We hope you enjoy the essay below, Remembering Garry Winogrand, by Mark Steinmetz. 

Remembering Garry Winogrand

I entered the Yale School of Art straight from college and left after my first semester. I was 21. At Yale, Richard Benson had explained to me how to expose for the shadows and develop for the highlights, and Tod Papageorge had given a brilliant slide talk on Cartier-Bresson; I figured that was all I needed to know. I was restless, curious about America beyond New England, and had a strong interest in the movie industry; I also had heard that Garry Winogrand was somewhere out there in Los Angeles so in the summer of 1983 I headed west.

When I got to LA I moved into a roach-infested studio in the Miracle Mile district and set up a darkroom in the 5’ x 5’ nook that separated the bathroom from the only other room. As far as I could tell, after poking around a bit, nobody in LA had even the slightest interest in what is considered to be straight photography. Someone told me, erroneously it turned out, that Garry had left town so the scene didn’t seem at all promising. (Later on, I would meet Jeffrey Scales and Anthony Hernandez, so there were at least a couple of other straight photographers besides myself and Garry. There might have been a few more I didn’t know about.) It didn’t take long before I ran into Garry. The first time was at the counter of Samy’s Camera – he was there with his printer, Tom Consilvio. I said hello and that was pretty much that. Then I came across Garry over and over in a short period of time in both likely and unlikely places. If you have any familiarity with the sprawling nature of LA, you would see how improbable those encounters were. One day our paths crossed at the county fair way out in Pomona and since we realized we lived close to one another (in LA terms), Garry suggested that we drive to the fair together the next time.

Garry drove a small energy efficient white Toyota. He had some sort of cumbersome theft prevention contraption that he would latch to the steering wheel though I seriously doubted any thief would make the effort to go after his unvoluptuous car. My car was a Fiat, which was mischievously and irresponsibly leaking massive amounts of oil.  Garry preferred going in my car so that he could photograph out the window. Once driving down Sunset Boulevard he took a picture with his 28mm lens across six lanes of traffic of a woman on the sidewalk – “aah…and she was smiling,” he said as he returned his Leica to his lap. I can’t find the citation but I think somewhere Szarkowski described Garry’s later work as “involving increasingly unequal contests of chance.”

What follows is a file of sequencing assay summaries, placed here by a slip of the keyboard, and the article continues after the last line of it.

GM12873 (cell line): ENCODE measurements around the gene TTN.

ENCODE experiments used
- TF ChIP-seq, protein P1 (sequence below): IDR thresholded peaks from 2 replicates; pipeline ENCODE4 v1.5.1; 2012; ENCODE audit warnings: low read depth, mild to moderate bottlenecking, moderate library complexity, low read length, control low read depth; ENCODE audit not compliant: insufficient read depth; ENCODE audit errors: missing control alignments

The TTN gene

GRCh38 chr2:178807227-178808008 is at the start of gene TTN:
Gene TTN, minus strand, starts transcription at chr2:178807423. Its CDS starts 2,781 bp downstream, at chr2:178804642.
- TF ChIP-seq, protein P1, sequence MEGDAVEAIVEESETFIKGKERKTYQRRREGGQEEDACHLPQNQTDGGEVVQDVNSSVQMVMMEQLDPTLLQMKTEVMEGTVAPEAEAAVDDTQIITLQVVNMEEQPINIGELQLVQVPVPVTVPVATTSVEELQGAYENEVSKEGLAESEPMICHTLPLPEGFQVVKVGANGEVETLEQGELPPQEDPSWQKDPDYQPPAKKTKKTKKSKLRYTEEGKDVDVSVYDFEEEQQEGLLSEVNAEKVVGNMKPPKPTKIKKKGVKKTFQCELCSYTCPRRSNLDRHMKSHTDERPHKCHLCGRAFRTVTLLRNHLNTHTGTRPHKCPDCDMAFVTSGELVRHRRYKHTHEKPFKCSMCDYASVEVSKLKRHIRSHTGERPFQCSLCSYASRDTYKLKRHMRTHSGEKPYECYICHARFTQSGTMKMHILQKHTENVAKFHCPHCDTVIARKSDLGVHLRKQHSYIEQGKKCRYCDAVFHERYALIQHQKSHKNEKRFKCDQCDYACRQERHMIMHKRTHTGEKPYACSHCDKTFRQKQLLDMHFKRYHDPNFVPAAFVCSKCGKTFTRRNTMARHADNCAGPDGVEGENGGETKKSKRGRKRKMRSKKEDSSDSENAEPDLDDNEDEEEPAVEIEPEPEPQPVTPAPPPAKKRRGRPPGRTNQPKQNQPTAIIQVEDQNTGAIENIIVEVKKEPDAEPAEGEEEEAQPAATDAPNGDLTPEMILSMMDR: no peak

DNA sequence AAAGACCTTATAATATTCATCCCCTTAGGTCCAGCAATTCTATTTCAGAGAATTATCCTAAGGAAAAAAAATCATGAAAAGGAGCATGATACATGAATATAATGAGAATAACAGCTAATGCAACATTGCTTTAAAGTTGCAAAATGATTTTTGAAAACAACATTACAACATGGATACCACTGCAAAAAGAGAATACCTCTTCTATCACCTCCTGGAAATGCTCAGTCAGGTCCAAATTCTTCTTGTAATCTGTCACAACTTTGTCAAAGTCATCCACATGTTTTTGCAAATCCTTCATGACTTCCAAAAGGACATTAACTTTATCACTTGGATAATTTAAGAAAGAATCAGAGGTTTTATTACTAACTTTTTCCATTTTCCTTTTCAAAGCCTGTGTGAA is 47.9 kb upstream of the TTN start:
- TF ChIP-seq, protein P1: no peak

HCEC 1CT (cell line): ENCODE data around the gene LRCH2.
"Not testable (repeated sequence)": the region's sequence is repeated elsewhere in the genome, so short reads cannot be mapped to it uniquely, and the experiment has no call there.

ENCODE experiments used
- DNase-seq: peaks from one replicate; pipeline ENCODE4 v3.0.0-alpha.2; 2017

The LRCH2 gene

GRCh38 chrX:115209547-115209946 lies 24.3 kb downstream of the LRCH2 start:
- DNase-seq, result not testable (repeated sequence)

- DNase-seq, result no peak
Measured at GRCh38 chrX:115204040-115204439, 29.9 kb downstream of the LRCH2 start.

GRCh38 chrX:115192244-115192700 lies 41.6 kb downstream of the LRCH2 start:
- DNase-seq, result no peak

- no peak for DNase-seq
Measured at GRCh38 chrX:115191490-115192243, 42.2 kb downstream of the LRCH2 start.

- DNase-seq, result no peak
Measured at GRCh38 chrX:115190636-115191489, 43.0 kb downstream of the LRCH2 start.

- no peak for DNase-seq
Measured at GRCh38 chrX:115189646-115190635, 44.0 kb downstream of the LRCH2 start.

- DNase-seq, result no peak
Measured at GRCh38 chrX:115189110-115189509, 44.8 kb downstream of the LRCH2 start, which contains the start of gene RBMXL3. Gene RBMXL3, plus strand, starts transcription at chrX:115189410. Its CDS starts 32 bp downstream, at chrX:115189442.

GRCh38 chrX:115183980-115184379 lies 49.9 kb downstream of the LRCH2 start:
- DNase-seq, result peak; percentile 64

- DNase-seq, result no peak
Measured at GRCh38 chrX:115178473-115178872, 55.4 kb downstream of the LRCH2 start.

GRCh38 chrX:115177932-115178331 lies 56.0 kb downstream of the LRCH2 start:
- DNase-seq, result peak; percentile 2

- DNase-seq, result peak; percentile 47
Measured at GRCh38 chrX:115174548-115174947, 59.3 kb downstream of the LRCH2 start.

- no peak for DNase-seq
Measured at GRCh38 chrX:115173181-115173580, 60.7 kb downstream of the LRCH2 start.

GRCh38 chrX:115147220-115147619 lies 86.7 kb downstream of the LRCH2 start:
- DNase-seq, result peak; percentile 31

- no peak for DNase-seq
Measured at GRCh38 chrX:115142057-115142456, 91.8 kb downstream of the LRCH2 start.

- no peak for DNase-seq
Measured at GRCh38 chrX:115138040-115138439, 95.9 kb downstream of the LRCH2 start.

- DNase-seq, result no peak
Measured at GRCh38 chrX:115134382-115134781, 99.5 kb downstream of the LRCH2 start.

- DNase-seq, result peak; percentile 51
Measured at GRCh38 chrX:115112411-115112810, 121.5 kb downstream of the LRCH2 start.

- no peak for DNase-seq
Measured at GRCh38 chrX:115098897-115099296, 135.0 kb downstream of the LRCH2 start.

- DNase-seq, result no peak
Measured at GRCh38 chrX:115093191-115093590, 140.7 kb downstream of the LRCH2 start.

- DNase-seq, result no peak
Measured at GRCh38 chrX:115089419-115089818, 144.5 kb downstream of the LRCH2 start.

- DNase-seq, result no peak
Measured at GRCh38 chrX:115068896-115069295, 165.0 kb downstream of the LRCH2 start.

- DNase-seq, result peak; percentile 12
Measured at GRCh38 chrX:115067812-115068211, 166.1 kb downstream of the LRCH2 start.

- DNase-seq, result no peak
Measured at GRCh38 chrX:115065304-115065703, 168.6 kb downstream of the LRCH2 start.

One morning I met Garry at the Farmer’s Market at 3rd and Fairfax. He was going to show me his darkroom, which was nearby. His face was covered with little bits of kleenex or maybe toilet paper put in place to stop the bleeding from shaving. “A normal occurrence,” he said. As I remember, Garry usually wore the same dark blue work clothes. I thought he looked good but he never put much emphasis on his appearance. He had no time to waste on what he called “nonsense” and spoke of not going to a dinner party later one night because “bullshitters” were going to be there. He was a one-man anti-complacency league. Once he said, with his voice sort of trailing off, “The world is full of seductions…” He was telling me not to fall for those seductions: success with the world is easy; success with the self (through photography) is difficult. On one outing, I didn’t know what to do with a banana peel I was clutching in my hand and, looking around, there were no trash cans anywhere – it was getting to be a little absurd; he said, “Just chuck it over the fence.” So I did. His cheerful, practical manner and advice probably helped me shave off years of worrying how to be. In private, he didn’t speak so much about photography.

Garry was really funny. He actively used his mind in coming up with improbable jokes. On some drive to somewhere he told me that Woody Allen was one of his pet peeves, that he had friends in New York who were much funnier than Woody. I countered with my personal pet peeve of Australian movies (at that time, America was being inundated with Australian movies and they were receiving over the top praise). After a beat, he turned to me with a smile and said, “You see, Woody Allen doesn’t know he’s an Australian.” He was not like anyone else I had met yet he felt familiar. We thought alike.